===
“Russia’s murder,“ he said finally. ”They eat Americans for breakfast over there.” “Now, really …” Mrs. Wheatley said. ”They really do,“ Nobile said. ”I don’t think there’s been an American with a prayer against the Russians for twenty years. It’s like ballet. They pay people to play chess.”

j
jimg2000
Jan 26, 2021

At sixteen she had grown taller and better-looking, had learned to have her hair cut in a way that showed her eyes to some advantage, but she still looked like a schoolgirl.
===
“My experience has taught me that what you know isn’t always important.” “What is important?” “Living and growing, “Mrs. Wheatley said with finality. ” Living your life.”
===
The chandelier overhead was too bright. And now she began to feel dismay, as though the rest of the game were inevitable — as though she were locked into some choreography of feints and counterthreats in which it was a fixed necessity that she lose, like a game from one of the books where you knew the outcome and played it only to see how it happened.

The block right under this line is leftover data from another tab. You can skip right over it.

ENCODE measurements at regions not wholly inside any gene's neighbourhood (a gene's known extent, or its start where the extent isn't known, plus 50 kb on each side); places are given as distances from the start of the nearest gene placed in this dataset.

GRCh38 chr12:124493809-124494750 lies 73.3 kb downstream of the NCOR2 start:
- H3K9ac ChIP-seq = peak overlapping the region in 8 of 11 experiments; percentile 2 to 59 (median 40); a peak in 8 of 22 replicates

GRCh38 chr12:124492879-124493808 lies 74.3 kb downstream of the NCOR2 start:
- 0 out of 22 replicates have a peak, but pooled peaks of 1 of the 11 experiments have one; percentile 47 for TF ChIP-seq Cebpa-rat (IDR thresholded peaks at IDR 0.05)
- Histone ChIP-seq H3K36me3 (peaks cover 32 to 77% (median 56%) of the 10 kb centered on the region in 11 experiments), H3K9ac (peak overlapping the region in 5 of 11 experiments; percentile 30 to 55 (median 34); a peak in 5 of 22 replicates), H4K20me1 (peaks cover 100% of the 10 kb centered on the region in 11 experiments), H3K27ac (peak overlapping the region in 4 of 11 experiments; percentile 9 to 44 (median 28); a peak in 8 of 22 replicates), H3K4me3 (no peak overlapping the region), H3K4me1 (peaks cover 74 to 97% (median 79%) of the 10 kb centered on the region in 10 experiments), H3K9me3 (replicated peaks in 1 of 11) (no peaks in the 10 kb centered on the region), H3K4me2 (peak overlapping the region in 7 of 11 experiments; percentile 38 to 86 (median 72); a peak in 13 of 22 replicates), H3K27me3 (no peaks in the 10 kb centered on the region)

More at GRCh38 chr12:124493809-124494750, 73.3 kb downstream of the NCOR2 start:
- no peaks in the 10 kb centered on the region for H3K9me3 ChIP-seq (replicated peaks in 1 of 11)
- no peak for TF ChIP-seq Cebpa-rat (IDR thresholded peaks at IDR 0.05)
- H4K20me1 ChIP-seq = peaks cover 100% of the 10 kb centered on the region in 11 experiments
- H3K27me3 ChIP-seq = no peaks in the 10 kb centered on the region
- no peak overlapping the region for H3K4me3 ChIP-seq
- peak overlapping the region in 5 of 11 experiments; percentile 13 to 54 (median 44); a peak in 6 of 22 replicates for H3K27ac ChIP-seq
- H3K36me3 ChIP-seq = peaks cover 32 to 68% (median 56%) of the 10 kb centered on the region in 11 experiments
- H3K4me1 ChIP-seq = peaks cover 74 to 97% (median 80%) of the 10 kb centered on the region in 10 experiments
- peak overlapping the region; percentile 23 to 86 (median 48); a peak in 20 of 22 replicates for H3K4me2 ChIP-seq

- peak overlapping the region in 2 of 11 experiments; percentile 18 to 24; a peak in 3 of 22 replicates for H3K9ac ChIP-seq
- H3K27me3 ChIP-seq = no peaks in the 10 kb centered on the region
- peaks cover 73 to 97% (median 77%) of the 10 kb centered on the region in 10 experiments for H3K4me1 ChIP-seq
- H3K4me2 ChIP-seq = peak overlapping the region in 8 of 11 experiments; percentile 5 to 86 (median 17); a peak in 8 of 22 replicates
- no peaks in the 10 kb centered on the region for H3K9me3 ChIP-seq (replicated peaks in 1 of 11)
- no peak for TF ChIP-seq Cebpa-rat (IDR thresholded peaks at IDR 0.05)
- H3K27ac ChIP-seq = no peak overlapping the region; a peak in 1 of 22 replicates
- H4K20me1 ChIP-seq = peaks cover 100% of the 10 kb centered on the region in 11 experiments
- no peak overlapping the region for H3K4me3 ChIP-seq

j
jimg2000
Jan 26, 2021

You are in control, p1 of 2:

I’m playing chess. She looked at him again. His eyes were studying the board now. He can’t move until I do. He can only move one piece at a time. She looked back to the board and began to consider the effects of trading, to picture where the pawns would be if the pieces that clogged the center were exchanged. If she took his king knight with her bishop and he retook with the queen pawn … No good. She could advance the knight and force a trade. That was better. She blinked and began to relax, forming and reforming the relationships of pawns in her mind, searching for a way of forcing an advantage.